I just did something I’ve been meaning to do for nearly a month: I pledged $35 toward the $50,000 Laurie Kahn needs to finance the completion of her documentary film Love Between the Covers, part of the Popular Romance Project. We were treated to a trailer for the film-in-progress at lunch at the RWA National Conference last month, and the audience loved what we saw. The money is being raised through Kickstarter, a site I had never visited. You can watch the trailer there. Consider kicking in a few bucks.
I checked another item off my perpetual ToDo list this morning when I renewed my military ID card, a task that has ranged over the years from pleasant (when my late husband Jack and I used to drive down to the Coast Guard Station on Galveston Island) to aggravating. This time it was reasonably painless, once I found the new phone number for the Ellington Field information line (no humans involved, just a recorded message) and got the schedule and new location. I’m not sure I’ve ever found the ID card office in the same place twice. Last time I spent fifteen minutes searching the far reaches of Ellington, a one-time Air Force Base now partially commercial and generally confusing. The ID card office is now in a newer building (with a parking lot!!) outside the secure part of the base where the military retains a presence. Its hours are technically 8 to 12, but they are prone to closing when they “reach capacity,” so I was happy to be the third person to sign in. I was out with my new card by 9 AM, leaving a rapidly filling waiting room behind.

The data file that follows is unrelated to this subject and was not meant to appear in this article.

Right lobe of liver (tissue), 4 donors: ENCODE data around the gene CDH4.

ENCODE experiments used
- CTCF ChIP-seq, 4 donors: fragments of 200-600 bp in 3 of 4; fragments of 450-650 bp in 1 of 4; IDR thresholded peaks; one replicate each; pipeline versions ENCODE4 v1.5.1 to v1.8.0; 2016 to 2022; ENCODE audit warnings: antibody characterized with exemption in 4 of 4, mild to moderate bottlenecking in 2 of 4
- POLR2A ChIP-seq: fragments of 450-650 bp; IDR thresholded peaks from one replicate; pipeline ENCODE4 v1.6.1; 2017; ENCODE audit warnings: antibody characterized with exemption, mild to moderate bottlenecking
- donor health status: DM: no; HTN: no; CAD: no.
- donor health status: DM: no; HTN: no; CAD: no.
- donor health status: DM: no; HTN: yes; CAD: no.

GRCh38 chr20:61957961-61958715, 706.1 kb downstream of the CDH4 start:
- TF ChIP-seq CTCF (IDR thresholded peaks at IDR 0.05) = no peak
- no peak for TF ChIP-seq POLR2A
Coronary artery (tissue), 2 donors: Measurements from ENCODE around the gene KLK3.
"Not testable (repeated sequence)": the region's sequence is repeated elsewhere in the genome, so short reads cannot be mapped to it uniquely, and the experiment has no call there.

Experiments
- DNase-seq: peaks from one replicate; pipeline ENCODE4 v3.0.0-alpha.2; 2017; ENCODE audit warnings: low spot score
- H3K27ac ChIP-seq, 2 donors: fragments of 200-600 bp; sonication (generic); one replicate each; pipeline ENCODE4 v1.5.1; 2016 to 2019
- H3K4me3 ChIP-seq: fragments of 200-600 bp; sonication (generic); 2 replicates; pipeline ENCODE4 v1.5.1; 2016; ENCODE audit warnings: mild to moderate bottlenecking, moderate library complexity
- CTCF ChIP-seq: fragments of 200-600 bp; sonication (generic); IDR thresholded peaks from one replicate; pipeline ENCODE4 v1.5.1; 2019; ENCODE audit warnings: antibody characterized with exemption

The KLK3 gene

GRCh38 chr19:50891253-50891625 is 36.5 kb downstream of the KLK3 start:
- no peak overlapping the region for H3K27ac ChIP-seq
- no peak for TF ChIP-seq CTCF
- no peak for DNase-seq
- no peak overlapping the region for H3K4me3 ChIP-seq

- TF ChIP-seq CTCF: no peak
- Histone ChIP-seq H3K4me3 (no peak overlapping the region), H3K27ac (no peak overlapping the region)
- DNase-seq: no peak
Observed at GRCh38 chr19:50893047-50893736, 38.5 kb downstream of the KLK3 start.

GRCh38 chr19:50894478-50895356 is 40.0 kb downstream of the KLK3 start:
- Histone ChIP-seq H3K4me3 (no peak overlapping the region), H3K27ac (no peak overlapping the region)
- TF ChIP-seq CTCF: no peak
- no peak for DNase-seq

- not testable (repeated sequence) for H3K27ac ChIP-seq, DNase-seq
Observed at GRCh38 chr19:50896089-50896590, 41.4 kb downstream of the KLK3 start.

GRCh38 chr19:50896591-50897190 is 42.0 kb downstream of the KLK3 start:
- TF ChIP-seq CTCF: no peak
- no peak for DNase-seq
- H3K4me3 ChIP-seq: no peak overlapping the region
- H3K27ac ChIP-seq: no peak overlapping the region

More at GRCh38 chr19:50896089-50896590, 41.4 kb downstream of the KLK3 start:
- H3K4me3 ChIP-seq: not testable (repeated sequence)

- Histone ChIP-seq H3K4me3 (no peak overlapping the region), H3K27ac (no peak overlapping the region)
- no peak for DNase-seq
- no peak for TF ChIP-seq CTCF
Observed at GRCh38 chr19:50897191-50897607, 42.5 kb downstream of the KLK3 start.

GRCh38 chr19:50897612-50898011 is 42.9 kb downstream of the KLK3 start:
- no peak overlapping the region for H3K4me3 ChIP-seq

I’ve never actually been in the military myself. My dad was in the Navy from shortly after Pearl Harbor until he was released several months after the end of the war. I always thought he had the personality and ability to be a fine officer, but perhaps he didn’t like the regimentation. At any rate, once he left active duty he seldom talked about it and never looked back. Jack, on the other hand, joined the Army Air Corps at the age of seventeen, saw a few months of World War II from the ball turret of a B-17, and would have happily remained a career officer if the Army hadn’t reduced its forces after Korea. He had the foresight to remain in the Army Reserves (and had some fun along the way, especially when we lived in Louisiana, where he enjoyed Cajun food with the Lafayette unit and helped a Colonel stationed in New Orleans accumulate artifacts for a museum) until he retired. The medical benefits and annuity I inherited make any number of visits to renew my card (which I usually only have to do every four years) worthwhile. In fact, I feel horribly ungrateful even mentioning it. Thanks, Jack!
The Firebirds site launched on Monday. We’re still on a bit of a shake-down cruise, but we’re setting up our author pages, organizing our posts, and welcoming visitors. We’re even giving prizes to random commenters now and then, so please come by, meet the Firebirds, and say hello.